Advice issued over dangers of giant hogweed

The giant plant, which is a cousin of cow parsley, has a sap that can burn skin. Picture: Jon Savage
The giant plant, which is a cousin of cow parsley, has a sap that can burn skin. Picture: Jon Savage
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It’s the monster plant that can cause severe burns and even blindness – and it’s spreading across the Lothians.

National trade body the Property Care Association (PCA) has urged residents across Edinburgh “to treat giant hogweed with caution”.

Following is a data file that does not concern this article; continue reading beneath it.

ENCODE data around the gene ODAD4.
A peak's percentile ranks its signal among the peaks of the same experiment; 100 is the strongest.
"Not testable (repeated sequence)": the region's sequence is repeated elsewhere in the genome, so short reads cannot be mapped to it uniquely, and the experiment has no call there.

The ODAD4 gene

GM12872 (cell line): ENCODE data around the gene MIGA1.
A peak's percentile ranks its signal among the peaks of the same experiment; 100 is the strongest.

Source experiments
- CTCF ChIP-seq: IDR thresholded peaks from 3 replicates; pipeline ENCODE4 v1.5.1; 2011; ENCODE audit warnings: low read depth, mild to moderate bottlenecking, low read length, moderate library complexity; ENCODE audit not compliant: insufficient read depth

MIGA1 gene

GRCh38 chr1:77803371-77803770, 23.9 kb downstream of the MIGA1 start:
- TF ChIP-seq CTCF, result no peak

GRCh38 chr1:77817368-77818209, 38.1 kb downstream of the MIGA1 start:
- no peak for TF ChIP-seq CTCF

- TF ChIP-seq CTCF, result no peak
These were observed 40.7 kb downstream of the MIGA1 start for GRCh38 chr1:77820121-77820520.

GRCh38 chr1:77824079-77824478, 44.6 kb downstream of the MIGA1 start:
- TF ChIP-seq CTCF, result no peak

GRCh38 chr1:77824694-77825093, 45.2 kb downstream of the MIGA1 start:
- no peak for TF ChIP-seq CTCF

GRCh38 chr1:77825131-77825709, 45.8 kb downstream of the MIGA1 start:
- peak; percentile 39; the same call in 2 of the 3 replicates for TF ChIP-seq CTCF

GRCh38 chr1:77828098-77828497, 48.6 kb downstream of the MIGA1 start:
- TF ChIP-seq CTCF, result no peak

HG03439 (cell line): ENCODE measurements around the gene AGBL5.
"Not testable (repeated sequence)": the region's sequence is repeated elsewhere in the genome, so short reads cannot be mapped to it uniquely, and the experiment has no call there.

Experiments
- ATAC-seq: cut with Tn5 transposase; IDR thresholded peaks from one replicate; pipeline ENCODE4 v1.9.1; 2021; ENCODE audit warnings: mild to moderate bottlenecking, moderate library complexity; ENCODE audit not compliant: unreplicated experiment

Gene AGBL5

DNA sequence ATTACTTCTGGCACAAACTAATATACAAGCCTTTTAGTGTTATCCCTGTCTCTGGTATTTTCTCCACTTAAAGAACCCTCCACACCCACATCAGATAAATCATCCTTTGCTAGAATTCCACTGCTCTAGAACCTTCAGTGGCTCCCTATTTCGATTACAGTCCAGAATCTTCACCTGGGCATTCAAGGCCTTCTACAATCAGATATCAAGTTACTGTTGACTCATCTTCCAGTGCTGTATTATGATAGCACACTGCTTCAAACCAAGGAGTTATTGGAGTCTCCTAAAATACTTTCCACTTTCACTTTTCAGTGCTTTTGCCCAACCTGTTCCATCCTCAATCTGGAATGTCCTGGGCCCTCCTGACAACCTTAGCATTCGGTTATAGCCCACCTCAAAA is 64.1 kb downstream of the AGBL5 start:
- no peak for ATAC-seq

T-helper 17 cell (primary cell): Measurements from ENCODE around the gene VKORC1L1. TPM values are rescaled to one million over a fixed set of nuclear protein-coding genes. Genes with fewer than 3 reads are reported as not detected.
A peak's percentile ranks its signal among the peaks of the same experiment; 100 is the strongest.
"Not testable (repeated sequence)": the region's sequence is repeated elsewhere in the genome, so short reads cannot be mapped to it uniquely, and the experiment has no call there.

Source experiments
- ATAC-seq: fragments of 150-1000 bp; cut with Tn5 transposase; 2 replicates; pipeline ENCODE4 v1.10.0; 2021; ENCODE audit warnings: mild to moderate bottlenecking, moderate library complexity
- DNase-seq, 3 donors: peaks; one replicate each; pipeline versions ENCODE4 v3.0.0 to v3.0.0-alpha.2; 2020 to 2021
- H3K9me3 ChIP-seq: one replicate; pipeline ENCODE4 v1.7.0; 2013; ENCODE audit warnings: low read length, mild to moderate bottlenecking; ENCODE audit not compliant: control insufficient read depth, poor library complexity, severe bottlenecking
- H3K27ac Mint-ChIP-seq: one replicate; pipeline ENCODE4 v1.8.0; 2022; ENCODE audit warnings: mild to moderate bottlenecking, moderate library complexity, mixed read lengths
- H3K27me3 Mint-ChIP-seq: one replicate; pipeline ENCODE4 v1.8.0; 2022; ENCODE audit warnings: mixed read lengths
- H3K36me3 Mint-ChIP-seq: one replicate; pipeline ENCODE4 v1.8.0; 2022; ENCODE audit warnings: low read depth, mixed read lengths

In recent weeks, the invasive weed has been thrust into the media spotlight following a raft of injuries – including to children – as a result of people touching it.

Experts have warned such incidents could increase as children roam affected areas during the summer holidays.

Yesterday, the Evening News reported giant hogweed had been spotted sprouting in thick clumps in areas in and around the city, including Seafield, Mayfield and Easthouses.

Giant hogweed sap is extremely toxic to the skin in sunlight, making it a serious and significant danger to public health.

Information on how to identify and control the plant, as well as guidance on the health risks associated with it and its impact on local areas, can be found on the PCA website.